I also felt the supporters of the technology downplayed real issues (and still do?) when building applications in order to market the language. Correct use of threading and memory management to name a few are still no walk in the park no matter what the environment supports or not. I also worried about deployment issues related to applications and the runtime itself.
In any case, I started looking at Java again recently. Not sure why, maybe it's the idea of the virtual machine that I always liked, just plain boredom or maybe just a new outlook on life in general.
With the latest version of Java, i.e., 6, I can honestly say it's nice, real nice. I still don't know how portable it really is but I don't particularly care anymore. Let's face it, with most applications delivered over the Web now, the application/JVM would run on a server/OS that would be fully validated anyway.
Things I really like:
1. The huge class libraries
2. Support for generics. I can't tell you how I hated having containers full of "Object" classes and having to rely on runtime exceptions to determine correctness. This is the job of the compiler to tell me and it's about time it did so.
3. Tools. Eclipse and NetBeans to name a few. The NetBeans 6 Beta is really nice.
4. Application servers. Only tried Glassfish and Tomcat, neither really have everything I want but interestingly enough, if combined they would most likely be ideal.
5. Management of application servers. Haven't tried to do anything with them really yet scalability wise but I have written quite a few highly scalable servers in my day and configuration and management was always lacking. Why? Time simply, budgets had to be spent on other areas. The administrative application included with Glassfish is good and does its job really well.
6. Web deployments
7. Java DB, A.K.A. Apache Derby. If you're dealing with simple brochure website or something like that, it might be worthwhile to just use this DB and not bother with anything else if your developing in Java, it's included in the SDK after all.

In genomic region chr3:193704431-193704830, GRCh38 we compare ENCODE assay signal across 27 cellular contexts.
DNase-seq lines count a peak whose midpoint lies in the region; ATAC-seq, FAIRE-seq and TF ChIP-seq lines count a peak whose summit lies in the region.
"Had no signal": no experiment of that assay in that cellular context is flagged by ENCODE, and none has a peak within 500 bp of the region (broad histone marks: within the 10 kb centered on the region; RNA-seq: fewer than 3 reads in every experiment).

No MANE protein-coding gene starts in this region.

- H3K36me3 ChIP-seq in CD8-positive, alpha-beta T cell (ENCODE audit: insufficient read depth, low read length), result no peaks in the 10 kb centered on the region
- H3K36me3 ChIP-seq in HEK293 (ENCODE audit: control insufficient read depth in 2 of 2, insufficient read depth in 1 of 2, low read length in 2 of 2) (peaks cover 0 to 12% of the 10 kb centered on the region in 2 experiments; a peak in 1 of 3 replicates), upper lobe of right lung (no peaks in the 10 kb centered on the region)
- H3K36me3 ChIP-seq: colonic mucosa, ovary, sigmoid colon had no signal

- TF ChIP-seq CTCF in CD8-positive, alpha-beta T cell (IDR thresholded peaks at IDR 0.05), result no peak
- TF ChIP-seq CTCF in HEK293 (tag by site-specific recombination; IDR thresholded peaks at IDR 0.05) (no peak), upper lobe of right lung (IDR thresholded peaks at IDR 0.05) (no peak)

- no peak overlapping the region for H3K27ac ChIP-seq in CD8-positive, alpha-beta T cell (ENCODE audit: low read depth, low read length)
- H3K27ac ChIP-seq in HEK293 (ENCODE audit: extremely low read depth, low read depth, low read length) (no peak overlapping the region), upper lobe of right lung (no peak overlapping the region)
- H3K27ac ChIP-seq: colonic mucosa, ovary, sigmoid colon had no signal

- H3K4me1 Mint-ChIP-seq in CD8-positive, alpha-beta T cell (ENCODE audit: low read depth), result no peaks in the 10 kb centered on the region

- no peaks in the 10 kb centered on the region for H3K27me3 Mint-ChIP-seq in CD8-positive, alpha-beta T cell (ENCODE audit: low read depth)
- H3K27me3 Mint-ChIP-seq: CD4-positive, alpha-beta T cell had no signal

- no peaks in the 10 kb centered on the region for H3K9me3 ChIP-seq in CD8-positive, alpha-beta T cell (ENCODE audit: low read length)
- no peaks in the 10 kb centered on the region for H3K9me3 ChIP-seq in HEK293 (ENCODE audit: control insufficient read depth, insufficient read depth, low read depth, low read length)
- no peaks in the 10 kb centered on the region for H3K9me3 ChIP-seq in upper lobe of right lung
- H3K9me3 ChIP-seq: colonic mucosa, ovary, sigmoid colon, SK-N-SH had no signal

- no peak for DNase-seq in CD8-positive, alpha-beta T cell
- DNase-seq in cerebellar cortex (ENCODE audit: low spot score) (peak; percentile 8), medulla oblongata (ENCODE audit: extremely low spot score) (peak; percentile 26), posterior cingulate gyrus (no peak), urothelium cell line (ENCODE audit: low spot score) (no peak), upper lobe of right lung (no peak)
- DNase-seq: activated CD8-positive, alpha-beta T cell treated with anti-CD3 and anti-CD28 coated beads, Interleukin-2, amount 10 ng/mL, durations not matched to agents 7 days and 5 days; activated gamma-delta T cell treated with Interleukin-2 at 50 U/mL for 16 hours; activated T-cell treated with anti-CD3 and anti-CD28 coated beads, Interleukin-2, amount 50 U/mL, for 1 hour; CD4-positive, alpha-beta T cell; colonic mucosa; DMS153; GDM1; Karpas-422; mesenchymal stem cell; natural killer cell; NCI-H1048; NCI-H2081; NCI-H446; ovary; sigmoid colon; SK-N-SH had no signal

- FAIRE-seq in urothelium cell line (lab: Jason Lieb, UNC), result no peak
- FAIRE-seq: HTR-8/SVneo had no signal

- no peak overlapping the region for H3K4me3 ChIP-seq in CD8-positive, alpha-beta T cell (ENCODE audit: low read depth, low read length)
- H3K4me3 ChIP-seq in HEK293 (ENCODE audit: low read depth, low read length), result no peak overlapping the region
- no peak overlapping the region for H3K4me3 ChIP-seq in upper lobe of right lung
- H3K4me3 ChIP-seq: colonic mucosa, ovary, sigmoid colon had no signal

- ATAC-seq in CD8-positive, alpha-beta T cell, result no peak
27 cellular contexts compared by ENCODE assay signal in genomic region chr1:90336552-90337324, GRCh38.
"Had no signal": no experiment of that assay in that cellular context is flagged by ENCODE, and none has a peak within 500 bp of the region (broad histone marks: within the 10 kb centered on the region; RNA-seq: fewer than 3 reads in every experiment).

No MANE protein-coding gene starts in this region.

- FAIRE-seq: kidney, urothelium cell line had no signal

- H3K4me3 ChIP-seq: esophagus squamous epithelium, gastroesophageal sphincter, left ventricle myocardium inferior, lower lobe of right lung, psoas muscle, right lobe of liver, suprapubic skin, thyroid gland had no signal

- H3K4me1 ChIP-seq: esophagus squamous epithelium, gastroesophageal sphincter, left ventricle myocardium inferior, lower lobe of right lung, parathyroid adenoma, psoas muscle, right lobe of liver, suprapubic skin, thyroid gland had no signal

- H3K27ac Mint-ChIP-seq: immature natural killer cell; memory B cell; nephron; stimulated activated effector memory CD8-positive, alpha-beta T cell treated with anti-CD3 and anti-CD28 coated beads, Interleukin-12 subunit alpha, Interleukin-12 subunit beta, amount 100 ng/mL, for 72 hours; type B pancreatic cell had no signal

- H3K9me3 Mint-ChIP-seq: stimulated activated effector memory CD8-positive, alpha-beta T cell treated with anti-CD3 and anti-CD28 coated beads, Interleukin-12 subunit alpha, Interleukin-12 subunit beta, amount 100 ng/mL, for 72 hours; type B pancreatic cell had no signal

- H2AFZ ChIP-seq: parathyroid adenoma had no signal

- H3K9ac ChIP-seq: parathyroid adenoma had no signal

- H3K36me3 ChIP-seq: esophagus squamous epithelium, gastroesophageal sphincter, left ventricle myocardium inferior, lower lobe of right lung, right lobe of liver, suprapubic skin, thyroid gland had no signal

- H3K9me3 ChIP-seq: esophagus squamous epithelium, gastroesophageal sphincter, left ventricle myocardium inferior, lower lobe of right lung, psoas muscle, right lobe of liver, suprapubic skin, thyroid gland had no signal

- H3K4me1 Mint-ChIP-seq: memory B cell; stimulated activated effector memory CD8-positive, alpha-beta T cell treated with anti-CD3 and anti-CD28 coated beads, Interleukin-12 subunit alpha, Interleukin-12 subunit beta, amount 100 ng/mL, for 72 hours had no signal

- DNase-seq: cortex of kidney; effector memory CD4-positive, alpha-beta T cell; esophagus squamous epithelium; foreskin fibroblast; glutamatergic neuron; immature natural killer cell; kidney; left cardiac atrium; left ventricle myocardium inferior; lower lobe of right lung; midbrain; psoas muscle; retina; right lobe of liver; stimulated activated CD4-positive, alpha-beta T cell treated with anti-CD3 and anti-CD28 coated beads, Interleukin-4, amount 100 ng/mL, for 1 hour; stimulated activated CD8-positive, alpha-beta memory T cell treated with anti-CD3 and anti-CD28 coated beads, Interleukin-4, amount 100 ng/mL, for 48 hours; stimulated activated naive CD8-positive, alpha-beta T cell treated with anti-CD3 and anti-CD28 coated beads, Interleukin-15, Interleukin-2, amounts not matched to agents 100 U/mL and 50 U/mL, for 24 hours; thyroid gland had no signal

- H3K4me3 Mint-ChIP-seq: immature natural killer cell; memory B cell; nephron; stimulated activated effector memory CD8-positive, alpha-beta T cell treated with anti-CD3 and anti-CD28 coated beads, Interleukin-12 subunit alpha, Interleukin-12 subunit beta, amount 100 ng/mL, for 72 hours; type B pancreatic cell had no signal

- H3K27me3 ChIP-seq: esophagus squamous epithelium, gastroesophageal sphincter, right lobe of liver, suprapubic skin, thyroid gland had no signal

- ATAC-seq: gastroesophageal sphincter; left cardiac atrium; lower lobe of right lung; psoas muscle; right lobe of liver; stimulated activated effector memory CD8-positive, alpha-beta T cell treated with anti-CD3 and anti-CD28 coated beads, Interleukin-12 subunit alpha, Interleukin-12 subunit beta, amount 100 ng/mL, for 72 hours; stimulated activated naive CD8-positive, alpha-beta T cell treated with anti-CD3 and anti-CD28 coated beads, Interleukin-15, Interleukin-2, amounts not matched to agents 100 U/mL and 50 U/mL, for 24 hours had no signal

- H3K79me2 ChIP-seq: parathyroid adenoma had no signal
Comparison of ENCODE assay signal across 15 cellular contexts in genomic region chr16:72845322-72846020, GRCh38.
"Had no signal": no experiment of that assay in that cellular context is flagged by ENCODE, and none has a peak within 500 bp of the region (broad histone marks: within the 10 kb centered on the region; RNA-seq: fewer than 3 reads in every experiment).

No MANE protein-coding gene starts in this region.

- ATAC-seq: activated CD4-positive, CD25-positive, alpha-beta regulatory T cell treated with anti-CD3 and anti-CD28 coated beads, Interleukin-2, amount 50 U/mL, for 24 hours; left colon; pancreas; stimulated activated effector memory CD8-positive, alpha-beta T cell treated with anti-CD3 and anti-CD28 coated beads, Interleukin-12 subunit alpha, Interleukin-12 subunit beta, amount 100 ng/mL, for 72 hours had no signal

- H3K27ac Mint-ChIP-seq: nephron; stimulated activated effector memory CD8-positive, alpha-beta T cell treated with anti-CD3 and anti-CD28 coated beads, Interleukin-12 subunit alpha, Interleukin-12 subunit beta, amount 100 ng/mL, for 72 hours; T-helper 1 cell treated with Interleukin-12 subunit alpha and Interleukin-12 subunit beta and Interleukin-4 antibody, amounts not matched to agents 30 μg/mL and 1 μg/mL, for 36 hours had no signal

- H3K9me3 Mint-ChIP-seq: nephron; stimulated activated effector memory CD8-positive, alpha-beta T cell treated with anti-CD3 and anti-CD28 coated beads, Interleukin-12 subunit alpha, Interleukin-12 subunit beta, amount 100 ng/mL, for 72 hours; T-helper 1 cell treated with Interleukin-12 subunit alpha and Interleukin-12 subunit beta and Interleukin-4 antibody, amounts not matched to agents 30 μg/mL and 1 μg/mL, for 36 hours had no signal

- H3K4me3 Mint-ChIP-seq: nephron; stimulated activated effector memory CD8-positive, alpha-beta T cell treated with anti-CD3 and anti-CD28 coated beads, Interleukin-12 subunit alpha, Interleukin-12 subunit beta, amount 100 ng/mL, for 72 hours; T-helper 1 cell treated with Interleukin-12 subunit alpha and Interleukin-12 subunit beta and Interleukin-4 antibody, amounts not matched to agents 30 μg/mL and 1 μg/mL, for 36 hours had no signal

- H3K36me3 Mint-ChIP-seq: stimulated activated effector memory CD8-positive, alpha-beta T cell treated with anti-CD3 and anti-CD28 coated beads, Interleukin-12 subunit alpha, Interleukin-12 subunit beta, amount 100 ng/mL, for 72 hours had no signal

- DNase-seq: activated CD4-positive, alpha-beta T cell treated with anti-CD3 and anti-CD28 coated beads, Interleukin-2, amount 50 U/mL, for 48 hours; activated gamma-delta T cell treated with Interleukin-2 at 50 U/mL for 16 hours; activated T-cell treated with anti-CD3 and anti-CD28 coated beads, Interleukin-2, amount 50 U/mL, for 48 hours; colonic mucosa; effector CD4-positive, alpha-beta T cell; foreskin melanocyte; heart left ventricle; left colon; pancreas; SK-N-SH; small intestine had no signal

8. Java.nio was something I solely missed previously. Let's face it, sometimes simple blocking I/O just won't do even with thread support. In my line of work, standard blocking I/O is too often the wrong answer.
9. Support for scripting. JRuby, JPython and Sun also has its own scripting language whose name escapes me right now.
Also, I found that speed and application interactivity is fine on modern hardware and that assertions are finally supported.
In all, I invested two full days on Java and its related technologies and came away impressed. Using Eclipse, I wrote a sample console application. Using NetBeans, I wrote a sample web application. The application was unimpressive but the web application I wrote was much more interesting.
This web application was a less (much less) ambitious version of the DinnerNow .Net sample application. Ajax support, Google maps, mobile backend, web marketplace driven by Apache Derby in network configuration of all things and a simple workflow using BPEL. I didn't bother with all features, i.e. command line client, management console and secure authentication didn't make the cut. However, I did enough to get a feel for Java and found it pleasant to work with which is a lot more than I can say about it ten years ago.
That being said, not everything is positive. I've been around this industry for a while. It's easy for me to pick up new toolkits and languages. I really feel the Java documentation is hard for newcomers to get into easily. The name of the different Java technologies and tools is one such barrier. A much more complete map of Java related technologies is needed and more importantly, it needs to offer guidance on how these technologies relate to one another.
Don't believe me? Have a look at the Apache Software Foundation site. Obviously, a priceless resource for any aspiring Java developer. Look at the software directory on the left side of the main page... You will see a list of very colorful names like Cayenne, Jakarta, Lucenne and Maven among others with no clear indication of what these really do for you or where to start. To learn about each project, you have to dwell into each of their individual websites and somehow track all the projects yourself, great. Needless to say, Apache is not Sun but the company does suffer from the same techno word salad in its own documentation of the Java platform.
It's still too early to tell if I will use using Java in a future project but I'm seriously considering it. I plan on delving into .Net shortly in the future since I haven't bothered looking since 1.1 beta something. This evaluation will obviously impact this one on Java.